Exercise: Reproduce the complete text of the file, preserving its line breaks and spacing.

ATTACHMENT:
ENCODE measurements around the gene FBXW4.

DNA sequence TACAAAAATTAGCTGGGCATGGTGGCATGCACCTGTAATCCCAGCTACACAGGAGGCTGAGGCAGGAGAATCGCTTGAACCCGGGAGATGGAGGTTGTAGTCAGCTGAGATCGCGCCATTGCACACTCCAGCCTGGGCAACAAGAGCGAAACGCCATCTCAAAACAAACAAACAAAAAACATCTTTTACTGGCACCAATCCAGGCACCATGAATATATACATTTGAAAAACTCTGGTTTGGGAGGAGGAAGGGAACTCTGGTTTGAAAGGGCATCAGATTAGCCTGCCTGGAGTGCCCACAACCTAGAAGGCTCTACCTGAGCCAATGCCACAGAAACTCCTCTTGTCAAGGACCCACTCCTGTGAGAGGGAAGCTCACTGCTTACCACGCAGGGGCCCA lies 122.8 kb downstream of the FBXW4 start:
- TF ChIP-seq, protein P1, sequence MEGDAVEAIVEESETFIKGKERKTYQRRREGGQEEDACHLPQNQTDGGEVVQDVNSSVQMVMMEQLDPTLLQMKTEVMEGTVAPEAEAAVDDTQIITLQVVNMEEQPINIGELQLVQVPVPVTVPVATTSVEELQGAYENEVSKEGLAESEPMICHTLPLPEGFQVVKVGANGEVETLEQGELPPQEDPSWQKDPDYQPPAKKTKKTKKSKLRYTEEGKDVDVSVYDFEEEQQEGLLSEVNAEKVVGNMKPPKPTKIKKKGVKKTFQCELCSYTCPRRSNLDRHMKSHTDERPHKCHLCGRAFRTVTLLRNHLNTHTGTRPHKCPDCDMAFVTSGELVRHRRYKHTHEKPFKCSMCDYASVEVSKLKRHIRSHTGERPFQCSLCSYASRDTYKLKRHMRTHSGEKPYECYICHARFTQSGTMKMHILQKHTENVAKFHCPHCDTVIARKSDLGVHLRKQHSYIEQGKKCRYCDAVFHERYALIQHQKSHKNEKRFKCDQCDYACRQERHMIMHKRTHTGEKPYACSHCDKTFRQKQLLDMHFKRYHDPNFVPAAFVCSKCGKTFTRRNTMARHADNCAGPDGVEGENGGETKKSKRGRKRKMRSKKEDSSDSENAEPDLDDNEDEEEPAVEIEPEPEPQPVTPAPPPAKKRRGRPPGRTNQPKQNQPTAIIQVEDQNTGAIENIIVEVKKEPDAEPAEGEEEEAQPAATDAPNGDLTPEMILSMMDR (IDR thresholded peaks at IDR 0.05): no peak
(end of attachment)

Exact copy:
ENCODE measurements around the gene FBXW4.

DNA sequence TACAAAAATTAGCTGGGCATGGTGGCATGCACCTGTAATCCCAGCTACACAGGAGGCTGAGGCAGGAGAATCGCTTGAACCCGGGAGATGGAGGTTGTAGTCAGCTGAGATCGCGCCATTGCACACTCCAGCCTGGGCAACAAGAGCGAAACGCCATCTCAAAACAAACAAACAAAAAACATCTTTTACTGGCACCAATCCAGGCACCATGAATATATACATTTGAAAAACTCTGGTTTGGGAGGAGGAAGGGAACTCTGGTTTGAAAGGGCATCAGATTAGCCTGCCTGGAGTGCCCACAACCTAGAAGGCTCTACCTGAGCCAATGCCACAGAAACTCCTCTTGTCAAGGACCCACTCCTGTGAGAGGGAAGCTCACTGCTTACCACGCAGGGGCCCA lies 122.8 kb downstream of the FBXW4 start:
- TF ChIP-seq, protein P1, sequence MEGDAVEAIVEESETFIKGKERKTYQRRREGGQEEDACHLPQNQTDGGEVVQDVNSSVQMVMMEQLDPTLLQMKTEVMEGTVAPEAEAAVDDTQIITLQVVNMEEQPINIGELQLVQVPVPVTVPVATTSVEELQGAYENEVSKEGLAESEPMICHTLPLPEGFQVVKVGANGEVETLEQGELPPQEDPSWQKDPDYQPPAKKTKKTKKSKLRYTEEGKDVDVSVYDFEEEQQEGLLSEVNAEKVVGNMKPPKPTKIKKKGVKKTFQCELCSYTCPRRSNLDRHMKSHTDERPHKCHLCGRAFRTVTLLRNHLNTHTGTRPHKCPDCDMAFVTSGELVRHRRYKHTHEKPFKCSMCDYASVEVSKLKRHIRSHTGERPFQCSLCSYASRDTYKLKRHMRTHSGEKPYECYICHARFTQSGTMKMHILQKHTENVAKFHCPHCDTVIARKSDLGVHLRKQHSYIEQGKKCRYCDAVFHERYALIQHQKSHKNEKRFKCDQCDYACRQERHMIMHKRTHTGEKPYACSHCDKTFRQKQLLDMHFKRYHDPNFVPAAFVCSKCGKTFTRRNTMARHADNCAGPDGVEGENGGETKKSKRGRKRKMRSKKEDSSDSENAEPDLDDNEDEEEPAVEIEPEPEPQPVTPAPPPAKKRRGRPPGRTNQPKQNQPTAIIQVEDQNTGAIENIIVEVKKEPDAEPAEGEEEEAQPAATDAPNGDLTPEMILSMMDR (IDR thresholded peaks at IDR 0.05): no peak